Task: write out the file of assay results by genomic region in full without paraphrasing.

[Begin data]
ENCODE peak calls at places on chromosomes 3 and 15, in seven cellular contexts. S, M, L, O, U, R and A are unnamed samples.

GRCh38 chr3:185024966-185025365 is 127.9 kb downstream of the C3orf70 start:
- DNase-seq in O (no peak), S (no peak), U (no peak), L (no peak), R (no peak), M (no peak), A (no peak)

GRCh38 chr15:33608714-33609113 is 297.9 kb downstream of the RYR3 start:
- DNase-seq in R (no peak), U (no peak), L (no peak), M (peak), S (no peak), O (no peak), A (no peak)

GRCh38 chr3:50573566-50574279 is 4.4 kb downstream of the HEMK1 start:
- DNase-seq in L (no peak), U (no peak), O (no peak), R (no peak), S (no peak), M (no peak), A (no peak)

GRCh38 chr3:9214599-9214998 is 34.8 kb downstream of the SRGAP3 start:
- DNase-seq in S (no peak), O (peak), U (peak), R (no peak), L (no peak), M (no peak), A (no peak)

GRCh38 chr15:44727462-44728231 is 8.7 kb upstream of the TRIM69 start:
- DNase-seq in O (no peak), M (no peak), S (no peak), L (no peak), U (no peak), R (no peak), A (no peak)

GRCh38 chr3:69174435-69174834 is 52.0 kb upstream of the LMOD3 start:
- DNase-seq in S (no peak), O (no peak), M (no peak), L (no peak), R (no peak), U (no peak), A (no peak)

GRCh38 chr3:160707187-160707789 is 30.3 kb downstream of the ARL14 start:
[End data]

ENCODE peak calls at places on chromosomes 3 and 15, in seven cellular contexts. S, M, L, O, U, R and A are unnamed samples.

GRCh38 chr3:185024966-185025365 is 127.9 kb downstream of the C3orf70 start:
- DNase-seq in O (no peak), S (no peak), U (no peak), L (no peak), R (no peak), M (no peak), A (no peak)

GRCh38 chr15:33608714-33609113 is 297.9 kb downstream of the RYR3 start:
- DNase-seq in R (no peak), U (no peak), L (no peak), M (peak), S (no peak), O (no peak), A (no peak)

GRCh38 chr3:50573566-50574279 is 4.4 kb downstream of the HEMK1 start:
- DNase-seq in L (no peak), U (no peak), O (no peak), R (no peak), S (no peak), M (no peak), A (no peak)

GRCh38 chr3:9214599-9214998 is 34.8 kb downstream of the SRGAP3 start:
- DNase-seq in S (no peak), O (peak), U (peak), R (no peak), L (no peak), M (no peak), A (no peak)

GRCh38 chr15:44727462-44728231 is 8.7 kb upstream of the TRIM69 start:
- DNase-seq in O (no peak), M (no peak), S (no peak), L (no peak), U (no peak), R (no peak), A (no peak)

GRCh38 chr3:69174435-69174834 is 52.0 kb upstream of the LMOD3 start:
- DNase-seq in S (no peak), O (no peak), M (no peak), L (no peak), R (no peak), U (no peak), A (no peak)

GRCh38 chr3:160707187-160707789 is 30.3 kb downstream of the ARL14 start: